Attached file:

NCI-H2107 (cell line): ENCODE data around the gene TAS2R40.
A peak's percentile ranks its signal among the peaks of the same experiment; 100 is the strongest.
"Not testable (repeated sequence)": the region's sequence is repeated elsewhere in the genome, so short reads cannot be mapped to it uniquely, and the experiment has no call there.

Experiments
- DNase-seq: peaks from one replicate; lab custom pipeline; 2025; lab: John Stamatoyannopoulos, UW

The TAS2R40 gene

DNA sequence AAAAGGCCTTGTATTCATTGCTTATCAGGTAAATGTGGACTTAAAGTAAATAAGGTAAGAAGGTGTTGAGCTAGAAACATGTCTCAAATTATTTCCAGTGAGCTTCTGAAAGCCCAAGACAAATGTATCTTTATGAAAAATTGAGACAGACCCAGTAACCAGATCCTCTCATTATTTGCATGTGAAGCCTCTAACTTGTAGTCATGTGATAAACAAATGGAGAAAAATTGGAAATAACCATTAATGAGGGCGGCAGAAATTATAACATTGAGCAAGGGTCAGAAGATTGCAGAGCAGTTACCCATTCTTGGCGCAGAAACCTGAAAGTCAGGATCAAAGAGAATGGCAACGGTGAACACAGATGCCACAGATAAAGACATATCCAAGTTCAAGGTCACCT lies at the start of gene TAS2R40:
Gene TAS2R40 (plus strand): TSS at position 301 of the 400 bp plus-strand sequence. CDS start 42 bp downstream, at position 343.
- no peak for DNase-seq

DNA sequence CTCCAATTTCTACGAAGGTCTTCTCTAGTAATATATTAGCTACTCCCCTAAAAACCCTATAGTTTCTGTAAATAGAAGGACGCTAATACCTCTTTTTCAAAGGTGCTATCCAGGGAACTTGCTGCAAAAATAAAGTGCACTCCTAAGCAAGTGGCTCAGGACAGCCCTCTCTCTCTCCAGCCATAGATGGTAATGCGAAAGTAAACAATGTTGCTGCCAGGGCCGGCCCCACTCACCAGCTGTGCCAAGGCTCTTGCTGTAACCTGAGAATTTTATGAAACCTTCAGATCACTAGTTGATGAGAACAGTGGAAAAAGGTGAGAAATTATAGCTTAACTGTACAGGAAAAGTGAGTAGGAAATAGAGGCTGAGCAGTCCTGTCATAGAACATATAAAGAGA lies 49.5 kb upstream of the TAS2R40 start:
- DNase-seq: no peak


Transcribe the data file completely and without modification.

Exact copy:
NCI-H2107 (cell line): ENCODE data around the gene TAS2R40.
A peak's percentile ranks its signal among the peaks of the same experiment; 100 is the strongest.
"Not testable (repeated sequence)": the region's sequence is repeated elsewhere in the genome, so short reads cannot be mapped to it uniquely, and the experiment has no call there.

Experiments
- DNase-seq: peaks from one replicate; lab custom pipeline; 2025; lab: John Stamatoyannopoulos, UW

The TAS2R40 gene

DNA sequence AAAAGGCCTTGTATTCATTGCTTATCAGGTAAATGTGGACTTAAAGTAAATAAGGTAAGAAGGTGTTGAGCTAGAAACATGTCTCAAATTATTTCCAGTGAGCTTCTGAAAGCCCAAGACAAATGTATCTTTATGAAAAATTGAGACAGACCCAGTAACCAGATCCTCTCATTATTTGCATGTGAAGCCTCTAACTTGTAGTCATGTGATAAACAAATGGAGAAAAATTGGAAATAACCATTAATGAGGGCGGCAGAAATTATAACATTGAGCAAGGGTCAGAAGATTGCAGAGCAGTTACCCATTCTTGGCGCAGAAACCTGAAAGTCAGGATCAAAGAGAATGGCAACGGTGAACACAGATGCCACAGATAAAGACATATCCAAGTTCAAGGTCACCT lies at the start of gene TAS2R40:
Gene TAS2R40 (plus strand): TSS at position 301 of the 400 bp plus-strand sequence. CDS start 42 bp downstream, at position 343.
- no peak for DNase-seq

DNA sequence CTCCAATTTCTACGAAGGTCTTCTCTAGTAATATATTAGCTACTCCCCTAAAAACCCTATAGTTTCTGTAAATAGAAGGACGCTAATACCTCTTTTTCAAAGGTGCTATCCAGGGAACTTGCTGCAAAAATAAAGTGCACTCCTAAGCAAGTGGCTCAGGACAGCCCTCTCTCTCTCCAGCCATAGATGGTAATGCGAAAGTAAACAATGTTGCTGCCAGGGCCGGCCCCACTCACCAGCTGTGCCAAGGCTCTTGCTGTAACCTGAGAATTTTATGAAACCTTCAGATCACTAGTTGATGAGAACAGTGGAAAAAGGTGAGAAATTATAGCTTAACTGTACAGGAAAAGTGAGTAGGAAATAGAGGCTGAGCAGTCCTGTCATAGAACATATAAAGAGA lies 49.5 kb upstream of the TAS2R40 start:
- DNase-seq: no peak